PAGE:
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"The Ecological Origins of Economic and Political Systems" by Stephen Haber, Roy Elis, and Jordan Horrillo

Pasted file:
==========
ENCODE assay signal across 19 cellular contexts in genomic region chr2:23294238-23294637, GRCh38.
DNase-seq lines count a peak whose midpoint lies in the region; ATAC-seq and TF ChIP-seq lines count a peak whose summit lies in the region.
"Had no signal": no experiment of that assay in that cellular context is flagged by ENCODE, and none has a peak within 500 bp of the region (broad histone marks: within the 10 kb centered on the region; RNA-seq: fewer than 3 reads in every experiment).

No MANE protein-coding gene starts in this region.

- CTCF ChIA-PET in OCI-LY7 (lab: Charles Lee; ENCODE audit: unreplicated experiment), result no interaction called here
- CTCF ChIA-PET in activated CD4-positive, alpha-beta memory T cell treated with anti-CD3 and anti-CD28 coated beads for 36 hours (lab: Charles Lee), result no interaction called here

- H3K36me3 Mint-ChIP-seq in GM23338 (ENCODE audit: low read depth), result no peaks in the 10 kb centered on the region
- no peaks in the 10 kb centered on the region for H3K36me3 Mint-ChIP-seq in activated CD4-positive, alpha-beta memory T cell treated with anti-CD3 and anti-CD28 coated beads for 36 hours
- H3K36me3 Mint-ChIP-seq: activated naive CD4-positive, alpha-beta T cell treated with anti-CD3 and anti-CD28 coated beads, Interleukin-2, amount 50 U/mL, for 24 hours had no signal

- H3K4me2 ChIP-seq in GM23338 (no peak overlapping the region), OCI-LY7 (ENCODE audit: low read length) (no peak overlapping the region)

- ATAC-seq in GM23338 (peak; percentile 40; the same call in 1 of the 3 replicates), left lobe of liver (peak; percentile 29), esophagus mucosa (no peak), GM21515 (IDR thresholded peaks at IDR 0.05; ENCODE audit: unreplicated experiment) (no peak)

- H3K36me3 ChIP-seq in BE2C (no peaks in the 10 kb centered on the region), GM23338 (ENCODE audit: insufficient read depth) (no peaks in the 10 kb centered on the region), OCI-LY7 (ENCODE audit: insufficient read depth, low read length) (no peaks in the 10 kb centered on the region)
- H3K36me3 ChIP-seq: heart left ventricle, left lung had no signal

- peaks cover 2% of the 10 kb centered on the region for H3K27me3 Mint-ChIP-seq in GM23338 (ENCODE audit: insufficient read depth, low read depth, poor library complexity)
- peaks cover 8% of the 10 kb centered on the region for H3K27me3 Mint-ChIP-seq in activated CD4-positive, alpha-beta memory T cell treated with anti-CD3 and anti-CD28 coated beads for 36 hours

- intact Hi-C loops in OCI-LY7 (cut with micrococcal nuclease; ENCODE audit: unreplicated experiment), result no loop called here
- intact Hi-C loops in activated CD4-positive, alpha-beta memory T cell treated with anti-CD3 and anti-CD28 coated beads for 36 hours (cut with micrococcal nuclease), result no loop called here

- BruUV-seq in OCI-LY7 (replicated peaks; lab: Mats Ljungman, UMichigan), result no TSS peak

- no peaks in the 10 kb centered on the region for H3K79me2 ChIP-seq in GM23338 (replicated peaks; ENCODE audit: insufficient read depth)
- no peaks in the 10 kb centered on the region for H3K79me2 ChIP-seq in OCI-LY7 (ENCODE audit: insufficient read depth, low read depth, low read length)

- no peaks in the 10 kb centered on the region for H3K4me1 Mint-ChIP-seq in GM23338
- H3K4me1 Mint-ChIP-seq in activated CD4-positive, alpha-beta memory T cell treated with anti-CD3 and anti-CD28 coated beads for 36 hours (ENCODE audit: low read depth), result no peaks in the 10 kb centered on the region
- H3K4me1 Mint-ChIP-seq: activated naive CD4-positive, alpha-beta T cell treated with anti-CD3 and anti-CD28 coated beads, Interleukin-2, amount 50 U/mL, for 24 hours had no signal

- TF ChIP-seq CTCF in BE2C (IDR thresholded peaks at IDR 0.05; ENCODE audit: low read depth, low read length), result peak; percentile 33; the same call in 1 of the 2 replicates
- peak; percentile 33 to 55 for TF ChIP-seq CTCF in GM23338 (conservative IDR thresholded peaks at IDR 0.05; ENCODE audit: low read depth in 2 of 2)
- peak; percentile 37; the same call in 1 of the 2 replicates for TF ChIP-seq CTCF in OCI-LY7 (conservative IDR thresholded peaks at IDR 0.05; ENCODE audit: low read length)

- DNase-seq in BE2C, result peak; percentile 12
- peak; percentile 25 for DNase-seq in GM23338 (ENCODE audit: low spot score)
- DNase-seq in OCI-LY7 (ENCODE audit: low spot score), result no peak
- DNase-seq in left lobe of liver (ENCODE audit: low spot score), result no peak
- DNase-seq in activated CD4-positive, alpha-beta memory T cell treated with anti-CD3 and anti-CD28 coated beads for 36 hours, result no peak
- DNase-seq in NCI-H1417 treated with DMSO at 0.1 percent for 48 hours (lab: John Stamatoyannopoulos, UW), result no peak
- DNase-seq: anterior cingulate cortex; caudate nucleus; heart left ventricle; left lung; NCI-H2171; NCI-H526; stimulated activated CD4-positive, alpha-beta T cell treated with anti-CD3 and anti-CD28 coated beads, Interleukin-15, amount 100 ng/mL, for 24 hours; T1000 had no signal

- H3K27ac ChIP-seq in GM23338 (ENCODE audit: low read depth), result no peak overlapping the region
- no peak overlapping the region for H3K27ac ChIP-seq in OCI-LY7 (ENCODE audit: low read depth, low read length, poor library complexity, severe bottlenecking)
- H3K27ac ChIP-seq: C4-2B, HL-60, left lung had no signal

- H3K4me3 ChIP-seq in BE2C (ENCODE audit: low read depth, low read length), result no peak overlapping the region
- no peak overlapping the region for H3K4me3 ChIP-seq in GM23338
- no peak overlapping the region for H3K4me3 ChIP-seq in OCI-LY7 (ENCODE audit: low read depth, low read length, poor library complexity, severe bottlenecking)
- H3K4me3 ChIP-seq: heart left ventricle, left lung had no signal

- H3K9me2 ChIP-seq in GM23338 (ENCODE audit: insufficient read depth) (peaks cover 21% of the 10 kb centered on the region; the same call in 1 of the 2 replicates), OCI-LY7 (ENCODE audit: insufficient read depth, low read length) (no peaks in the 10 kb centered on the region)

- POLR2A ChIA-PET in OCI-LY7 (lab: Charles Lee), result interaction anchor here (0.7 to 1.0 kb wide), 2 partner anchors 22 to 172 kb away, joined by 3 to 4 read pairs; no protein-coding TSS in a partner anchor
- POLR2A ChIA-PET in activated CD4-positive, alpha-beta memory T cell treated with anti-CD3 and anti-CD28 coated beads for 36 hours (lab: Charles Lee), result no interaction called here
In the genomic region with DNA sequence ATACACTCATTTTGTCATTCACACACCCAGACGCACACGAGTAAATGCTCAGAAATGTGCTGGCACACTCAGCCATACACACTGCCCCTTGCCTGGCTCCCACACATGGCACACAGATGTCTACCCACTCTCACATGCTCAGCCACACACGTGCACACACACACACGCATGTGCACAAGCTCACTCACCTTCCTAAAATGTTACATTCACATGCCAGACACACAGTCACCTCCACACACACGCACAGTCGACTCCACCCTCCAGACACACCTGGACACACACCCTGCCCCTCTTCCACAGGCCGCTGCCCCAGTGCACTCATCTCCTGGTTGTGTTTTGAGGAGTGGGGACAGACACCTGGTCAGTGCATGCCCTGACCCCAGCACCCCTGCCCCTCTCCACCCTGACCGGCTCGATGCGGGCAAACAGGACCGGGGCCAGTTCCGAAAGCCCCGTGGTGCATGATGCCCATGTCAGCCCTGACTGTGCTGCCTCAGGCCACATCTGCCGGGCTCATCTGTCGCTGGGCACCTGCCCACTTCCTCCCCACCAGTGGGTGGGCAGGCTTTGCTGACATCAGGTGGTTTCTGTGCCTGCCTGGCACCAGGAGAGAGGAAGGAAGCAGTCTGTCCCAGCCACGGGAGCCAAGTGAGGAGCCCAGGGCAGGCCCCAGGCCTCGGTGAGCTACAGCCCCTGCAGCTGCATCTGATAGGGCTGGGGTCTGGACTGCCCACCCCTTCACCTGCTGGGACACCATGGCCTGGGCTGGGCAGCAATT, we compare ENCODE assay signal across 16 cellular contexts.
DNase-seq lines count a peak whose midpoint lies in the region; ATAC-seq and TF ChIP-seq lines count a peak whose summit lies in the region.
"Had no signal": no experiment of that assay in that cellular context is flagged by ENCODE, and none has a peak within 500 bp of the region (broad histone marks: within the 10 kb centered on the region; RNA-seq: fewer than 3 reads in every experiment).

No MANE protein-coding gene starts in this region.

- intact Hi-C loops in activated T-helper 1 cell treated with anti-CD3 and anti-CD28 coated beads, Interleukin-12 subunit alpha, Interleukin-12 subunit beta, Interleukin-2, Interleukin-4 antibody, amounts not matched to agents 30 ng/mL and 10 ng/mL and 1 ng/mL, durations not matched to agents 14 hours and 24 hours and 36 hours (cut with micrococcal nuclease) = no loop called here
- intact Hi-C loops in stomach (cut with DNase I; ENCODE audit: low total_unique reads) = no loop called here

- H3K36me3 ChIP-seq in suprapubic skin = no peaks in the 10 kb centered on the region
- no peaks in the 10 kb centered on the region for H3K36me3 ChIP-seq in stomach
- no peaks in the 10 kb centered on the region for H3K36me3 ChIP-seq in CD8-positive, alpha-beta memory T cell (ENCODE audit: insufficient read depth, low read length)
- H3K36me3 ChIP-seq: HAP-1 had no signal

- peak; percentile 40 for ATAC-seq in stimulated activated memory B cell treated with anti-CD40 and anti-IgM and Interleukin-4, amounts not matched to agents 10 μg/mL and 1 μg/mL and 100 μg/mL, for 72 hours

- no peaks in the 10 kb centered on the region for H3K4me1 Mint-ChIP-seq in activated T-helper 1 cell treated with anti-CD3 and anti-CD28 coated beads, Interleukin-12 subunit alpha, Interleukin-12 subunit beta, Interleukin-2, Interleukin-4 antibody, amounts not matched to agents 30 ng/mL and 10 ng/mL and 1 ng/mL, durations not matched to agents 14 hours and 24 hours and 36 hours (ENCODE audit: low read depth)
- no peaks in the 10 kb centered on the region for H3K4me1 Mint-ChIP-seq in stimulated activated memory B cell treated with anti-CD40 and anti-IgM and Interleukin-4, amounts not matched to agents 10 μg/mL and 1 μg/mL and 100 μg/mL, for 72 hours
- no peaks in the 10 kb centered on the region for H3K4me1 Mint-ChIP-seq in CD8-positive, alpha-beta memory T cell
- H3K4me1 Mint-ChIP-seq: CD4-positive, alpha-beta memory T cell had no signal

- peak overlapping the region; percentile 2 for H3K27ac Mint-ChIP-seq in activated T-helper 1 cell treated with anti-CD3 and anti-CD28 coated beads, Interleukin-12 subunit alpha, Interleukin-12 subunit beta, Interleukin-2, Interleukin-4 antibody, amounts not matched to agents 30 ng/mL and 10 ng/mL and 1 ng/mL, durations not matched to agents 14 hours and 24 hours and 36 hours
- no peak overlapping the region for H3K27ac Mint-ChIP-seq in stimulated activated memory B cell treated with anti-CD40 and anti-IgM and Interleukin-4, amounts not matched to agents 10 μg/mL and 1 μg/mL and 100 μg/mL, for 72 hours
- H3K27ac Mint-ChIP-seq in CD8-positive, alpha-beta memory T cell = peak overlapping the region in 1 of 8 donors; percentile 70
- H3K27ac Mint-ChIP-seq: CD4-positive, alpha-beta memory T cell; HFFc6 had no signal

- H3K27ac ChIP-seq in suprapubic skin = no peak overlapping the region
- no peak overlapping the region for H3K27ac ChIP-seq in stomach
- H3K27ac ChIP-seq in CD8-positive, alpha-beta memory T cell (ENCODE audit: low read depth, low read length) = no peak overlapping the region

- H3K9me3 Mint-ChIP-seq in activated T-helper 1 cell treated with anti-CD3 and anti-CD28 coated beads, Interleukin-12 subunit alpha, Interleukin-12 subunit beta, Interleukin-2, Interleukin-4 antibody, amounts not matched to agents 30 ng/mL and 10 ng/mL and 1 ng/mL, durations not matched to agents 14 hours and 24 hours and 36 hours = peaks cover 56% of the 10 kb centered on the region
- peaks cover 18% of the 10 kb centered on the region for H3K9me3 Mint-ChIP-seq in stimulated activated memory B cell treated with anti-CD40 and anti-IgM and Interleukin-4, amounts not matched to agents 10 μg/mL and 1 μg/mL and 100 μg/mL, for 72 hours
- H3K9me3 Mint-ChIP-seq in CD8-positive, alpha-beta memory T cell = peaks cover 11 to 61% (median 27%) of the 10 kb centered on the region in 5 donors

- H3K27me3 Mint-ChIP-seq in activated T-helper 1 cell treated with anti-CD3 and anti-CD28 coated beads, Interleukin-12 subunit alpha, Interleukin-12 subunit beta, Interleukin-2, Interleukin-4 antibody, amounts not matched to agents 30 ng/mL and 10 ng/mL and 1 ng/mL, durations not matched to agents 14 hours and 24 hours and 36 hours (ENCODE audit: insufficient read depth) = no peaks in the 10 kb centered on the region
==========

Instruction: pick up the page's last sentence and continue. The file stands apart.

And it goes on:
Why do wealthy countries tend to be stable democracies? Why do high-income democracies cluster geographically? Why did these patterns only emerge over the past 200 years? We address these questions by advancing an ecological framework, in which an ecology is understood to be the physical environment and the social and institutional adaptations that human beings made in order to survive in it. We hypothesize that the social and institutional adaptations that societies made in order to mitigate the great challenge of insuring against starvation prior to 1800 conditioned their abilities to respond to the next great challenge they faced; adapting to the challenge posed by adapting the technologies of the modern world after 1800. We also hypothesize that how societies were able to insure against starvation prior to 1800 was conditioned by their local factor endowments related to food production, storage, and transport. It follows that a vector of factor endowments, conditional on the technologies of 1800, should explain variance in today’s levels of economic development and democratic consolidation. We find that 53 percent of the variance GDP per capita in 2014 is explained by a vector of seven factor endowments, and the percentage of variance increases to 62 percent once oil-intensive economies are accounted for. In addition, we find that 27 percent of the variance in economic growth since 1800 is accounted for by those factor endowments, and that the 30 percent of the level of democratic consolidation today is accounted for by those factor endowments. We also find that these results are robust to the addition of other variables that researchers have posited as causal factors in long-run economic growth.